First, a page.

Take the 2-minute tour ×
Stack Overflow is a question and answer site for professional and enthusiast programmers. It's 100% free, no registration required.

when asked the question to count the number of 1s in the binary representation , the first answer came to my mind is to shift the number right and count the least important bit

but there is a saying that when the number is negative , this method will cause infinite loop ?

I tried quickly with python

>>> a = -16
>>> a >> 1
-8
>>> a >> 1
-8
>>> -8 >> 1
-4
>>>

this is what I expect, so what is the issue, will shift the negative number cause the sign bit to be carried over to the right ?

share|improve this question
    
C++ or Python?🍌 –  R. Martinho Fernandes Mar 6 '13 at 13:53
    
How wide are your numbers? If we're talking about unlimited-precision integers, then any negative number has an infinite number of 1's! If we're talking 32-bit or 64-bit ints, just shift this many times and stop. –  alexis Mar 6 '13 at 14:59
    
@alexis yes, I am talking about 32bits in c++, seems I am confused by python implementation of >> –  zinking Mar 7 '13 at 1:22

3 Answers 3

up vote 1 down vote accepted

If we're talking about python's unlimited-precision integers, then any negative number has an infinite number of 1's! So regardless of sign-filling (which you'll also get in C), counting the bits in a negative number is non-sensical except for a fixed bit length.

For a 32-bit or 64-bit int, just shift this many times and stop.

Here are the bits in the 32-bit integer -4.

>>> n = -4
>>> for bit in reversed([ (n>>shift)&1 for shift in range(32) ]):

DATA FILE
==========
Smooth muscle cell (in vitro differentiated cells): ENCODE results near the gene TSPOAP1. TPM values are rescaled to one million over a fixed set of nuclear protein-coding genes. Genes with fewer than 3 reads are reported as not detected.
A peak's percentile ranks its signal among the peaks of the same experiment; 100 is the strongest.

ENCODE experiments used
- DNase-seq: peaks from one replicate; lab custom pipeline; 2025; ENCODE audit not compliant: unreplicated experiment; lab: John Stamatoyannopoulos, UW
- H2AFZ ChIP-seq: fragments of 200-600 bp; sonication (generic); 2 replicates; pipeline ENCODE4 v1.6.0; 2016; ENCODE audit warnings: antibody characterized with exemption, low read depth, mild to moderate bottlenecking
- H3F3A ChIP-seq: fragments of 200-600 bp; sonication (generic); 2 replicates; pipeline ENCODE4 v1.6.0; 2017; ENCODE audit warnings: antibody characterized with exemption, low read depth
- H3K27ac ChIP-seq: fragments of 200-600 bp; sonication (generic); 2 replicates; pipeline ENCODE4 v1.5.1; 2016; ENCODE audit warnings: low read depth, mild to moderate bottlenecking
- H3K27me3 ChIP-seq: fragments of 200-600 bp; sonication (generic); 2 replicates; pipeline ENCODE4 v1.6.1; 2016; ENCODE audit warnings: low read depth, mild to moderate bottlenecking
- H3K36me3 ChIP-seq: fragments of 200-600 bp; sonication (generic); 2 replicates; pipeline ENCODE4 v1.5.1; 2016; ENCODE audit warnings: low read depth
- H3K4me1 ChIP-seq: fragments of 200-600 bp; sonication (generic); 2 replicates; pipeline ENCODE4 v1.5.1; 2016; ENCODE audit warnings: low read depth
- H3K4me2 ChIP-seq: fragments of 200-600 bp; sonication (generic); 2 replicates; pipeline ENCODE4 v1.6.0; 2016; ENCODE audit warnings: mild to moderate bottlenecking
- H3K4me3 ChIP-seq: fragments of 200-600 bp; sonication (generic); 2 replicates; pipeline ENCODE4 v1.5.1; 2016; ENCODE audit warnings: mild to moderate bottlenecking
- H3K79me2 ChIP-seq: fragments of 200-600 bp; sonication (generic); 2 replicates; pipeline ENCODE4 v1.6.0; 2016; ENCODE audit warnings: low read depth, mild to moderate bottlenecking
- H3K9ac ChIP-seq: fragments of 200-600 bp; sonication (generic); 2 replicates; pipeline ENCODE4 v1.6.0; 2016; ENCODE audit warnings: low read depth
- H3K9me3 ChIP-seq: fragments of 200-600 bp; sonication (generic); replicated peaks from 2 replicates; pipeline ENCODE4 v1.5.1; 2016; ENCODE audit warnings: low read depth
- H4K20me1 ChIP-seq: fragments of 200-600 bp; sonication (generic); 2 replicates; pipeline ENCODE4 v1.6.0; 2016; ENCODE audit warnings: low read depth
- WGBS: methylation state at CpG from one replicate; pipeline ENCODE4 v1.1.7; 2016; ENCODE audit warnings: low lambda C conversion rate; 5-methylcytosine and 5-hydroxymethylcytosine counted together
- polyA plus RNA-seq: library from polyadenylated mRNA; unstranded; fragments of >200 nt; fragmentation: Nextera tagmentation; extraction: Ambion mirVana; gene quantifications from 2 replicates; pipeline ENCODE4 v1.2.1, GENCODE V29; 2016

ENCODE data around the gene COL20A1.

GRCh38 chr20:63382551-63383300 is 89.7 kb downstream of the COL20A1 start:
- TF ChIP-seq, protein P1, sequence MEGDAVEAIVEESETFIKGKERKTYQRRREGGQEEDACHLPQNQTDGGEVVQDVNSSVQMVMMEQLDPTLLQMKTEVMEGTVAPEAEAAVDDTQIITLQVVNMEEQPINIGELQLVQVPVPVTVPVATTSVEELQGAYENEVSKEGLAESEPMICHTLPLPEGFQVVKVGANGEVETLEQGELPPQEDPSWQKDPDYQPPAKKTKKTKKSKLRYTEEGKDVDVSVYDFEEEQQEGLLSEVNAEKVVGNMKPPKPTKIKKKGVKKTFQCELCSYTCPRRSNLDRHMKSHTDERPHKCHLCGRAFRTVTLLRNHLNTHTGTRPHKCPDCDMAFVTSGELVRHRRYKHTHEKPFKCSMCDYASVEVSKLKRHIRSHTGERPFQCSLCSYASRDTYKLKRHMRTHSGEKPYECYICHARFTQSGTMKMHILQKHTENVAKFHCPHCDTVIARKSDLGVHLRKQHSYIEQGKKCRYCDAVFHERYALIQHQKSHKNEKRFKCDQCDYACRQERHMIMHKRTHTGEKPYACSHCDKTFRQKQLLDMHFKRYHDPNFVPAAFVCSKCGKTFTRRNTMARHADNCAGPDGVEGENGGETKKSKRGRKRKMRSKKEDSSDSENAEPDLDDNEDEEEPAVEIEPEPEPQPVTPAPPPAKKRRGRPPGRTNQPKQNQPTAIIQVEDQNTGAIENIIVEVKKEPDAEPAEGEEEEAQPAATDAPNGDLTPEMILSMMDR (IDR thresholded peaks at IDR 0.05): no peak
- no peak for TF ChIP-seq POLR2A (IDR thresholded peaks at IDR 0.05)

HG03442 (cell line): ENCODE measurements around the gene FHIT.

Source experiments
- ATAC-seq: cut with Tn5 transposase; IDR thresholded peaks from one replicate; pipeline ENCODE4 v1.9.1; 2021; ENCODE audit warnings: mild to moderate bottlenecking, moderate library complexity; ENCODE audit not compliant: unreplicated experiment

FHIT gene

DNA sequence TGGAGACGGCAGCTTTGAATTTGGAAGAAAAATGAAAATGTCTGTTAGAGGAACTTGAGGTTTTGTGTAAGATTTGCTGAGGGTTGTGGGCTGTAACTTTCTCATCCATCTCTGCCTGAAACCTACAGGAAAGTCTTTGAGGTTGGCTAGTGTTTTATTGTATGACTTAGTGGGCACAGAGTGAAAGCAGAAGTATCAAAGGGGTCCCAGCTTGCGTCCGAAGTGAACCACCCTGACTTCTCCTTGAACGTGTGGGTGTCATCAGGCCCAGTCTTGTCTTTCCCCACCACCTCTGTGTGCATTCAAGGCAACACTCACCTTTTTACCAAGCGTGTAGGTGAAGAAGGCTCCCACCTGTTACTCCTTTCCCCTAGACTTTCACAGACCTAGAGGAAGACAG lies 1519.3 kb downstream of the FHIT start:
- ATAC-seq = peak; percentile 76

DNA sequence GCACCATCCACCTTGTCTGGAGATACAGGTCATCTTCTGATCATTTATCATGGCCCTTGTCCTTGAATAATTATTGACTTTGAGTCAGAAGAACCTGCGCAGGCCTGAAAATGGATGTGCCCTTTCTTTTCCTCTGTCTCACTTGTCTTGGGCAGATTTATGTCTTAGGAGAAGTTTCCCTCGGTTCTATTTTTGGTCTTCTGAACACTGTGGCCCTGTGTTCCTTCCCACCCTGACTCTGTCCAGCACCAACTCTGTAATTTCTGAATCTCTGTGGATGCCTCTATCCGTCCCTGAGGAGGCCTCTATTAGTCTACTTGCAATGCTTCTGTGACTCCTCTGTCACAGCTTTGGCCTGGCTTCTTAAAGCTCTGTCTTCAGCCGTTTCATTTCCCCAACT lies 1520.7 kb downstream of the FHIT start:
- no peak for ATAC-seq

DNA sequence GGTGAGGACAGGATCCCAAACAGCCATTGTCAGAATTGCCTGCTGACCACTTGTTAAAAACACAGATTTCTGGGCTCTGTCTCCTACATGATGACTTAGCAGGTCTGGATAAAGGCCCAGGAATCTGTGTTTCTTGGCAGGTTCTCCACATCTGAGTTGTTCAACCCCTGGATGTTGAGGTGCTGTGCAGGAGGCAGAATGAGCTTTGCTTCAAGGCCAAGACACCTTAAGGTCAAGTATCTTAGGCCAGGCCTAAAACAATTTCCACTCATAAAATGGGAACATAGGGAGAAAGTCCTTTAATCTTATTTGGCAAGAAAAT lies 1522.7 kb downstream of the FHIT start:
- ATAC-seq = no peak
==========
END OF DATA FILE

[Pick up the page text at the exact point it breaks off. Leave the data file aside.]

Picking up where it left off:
...    print bit,
1 1 1 1 1 1 1 1 1 1 1 1 1 1 1 1 1 1 1 1 1 1 1 1 1 1 1 1 1 1 0 0

So to sum them up, it's just

sum( (n>>shift)&1 for shift in range(32) )
share|improve this answer

It's true, you will get an infinite loop, because once you get to -1 you can't get out of there:

>>> a = -1
>>> a >> 1
-1

This sounds like homework so I won't give you a full answer, but have a look at the built-in mod function.

share|improve this answer

See http://docs.python.org/2/reference/expressions.html#shifting-operations: shifting to the right is equivalent with dividing. Then check http://docs.python.org/2/reference/expressions.html#binary-arithmetic-operations: integer divisions implicitely apply floor on the result, so -1 / 2 = -1 since floor(-0.5) = -1, and regardless of the number you start with, you'll finally reach -1. Therefore, you'll end up with an infinite loop.

share|improve this answer

Your Answer

 
discard

By posting your answer, you agree to the privacy policy and terms of service.

Not the answer you're looking for? Browse other questions tagged or ask your own question.